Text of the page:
BOZEMAN (November 9, 2011) –Scientists with the Wildlife Conservation Society observed the successful passage of more than 1,000 migrating pronghorn across Highway 191 at Trapper’s Point in Wyoming; and are currently blogging about the pronghorn’s first encounter with partially constructed overpasses and underpasses on National Geographic.com Newswatch.
The locations of the crossing structures—meant to minimize the risk of Highway 191 to migrating pronghorn—were informed by years of monitoring data collected by WCS scientists that identified the pronghorn’s preferred migration routes and highway crossing points. The structures are being built by the Wyoming Department of Transportation and are part of a growing national trend where conservation scientists are teaming with DOTs to reduce the negative impacts of roads and associated fencing on habitat connectivity for migrating and dispersing wildlife, while at the same time enhancing safety for the traveling public.
WCS has long studied the 80-90 mile (125-150 km) migration of pronghorn between wintering grounds in the Upper Green River Basin and summering grounds in Grand Teton National Park. Along with the National Park Service, WCS confirmed this migration corridor as the longest known ungulate (hoofed animal) migration corridor in the lower 48 U.S. This corridor, known as the “Path of the Pronghorn,” became the first federally recognized migration corridor in the U.S. Fitting pronghorn with GPS tracking collars, WCS scientists have collected information on the location and timing of pronghorn movements, survival, preferred routes of passage, and impediments to migration such as fences, roadways, pipelines and natural gas development infrastructure—information critical to informing the protection of the path.
The partially completed crossing structures, as well as additional underpasses and overpasses that are planned for future construction along a 13-mile stretch of highway near Trapper’s Point in Wyoming, are intended to circumvent a dangerous problem area in the migration. Pronghorn have been forced to cross the highway traffic lanes at great peril to motorists and migrating animals alike. With the creation of these structures, the number of vehicular collisions with pronghorn, mule deer, and other wildlife will be greatly reduced.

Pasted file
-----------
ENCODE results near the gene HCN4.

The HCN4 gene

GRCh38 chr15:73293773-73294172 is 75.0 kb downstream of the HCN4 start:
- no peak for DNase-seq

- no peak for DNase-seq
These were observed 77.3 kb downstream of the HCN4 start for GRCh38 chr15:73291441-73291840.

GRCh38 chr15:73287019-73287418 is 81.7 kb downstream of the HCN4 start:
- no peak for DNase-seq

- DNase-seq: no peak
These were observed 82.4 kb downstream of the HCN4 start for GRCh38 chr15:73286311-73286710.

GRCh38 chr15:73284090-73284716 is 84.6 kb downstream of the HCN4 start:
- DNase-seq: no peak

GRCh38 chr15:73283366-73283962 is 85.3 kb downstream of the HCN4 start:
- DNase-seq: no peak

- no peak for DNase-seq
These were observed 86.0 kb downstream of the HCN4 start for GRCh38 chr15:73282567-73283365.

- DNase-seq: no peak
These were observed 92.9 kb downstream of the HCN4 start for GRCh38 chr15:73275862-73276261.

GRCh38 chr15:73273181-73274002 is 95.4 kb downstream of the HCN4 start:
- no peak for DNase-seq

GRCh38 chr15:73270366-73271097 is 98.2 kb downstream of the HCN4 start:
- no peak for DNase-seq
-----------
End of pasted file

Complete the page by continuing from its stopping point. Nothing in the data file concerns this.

“The construction of these crossing structures at Trapper’s Point is an excellent example of how wildlife scientists can work with DOTs, state and federal land and wildlife management agencies, and others to create safe passages for both people and migrating wildlife,” said Dr. Jon Beckmann, WCS Conservationist Scientist and lead author of Safe Passages: Highways, Wildlife, and Habitat Connectivity. “We can keep migrating animals and motorists off a collision course, even as more transportation corridors are planned, through innovative design informed by scientific understanding of animal movements and behavior.”
WCS Scientists Dr. Jon Beckmann and Renee Seidler are blogging from the field on National Geographic’s Newswatch blog as they collect scientific data and observe the fall migration back to the Upper Green River Basin.
See blog Part 1: http://newswatch.nationalgeographic.com/2011/11/02/path-of-the-pronghorn-leading-to-new-passages/Part 2: http://newswatch.nationalgeographic.com/2011/11/09/path-of-the-pronghorn-leading-to-new-passages-part-2/
Pronghorn once numbered an estimated 35 million in the early 19th century. About 700,000 remain today and more than half of those live in Wyoming. The ability to migrate from summer range to winter range is especially important in places that have harsh, long winters such as western Wyoming. The animals migrate to find food, mating opportunities, suitable habitat, and other resources they need to survive.
“The importance of these underpasses cannot be overstated,” said WCS North America Program Director Dr. Jodi Hilty. “They have the potential to eliminate the danger of collisions while helping to preserve a spectacular element of our natural heritage—the longest ungulate migration in the 48 contiguous United States.”
Contact: Scott Smith: (1-406-522-9333, ext 116; firstname.lastname@example.org)
Stephen Sautner: (1-718-220 3682; email@example.com)
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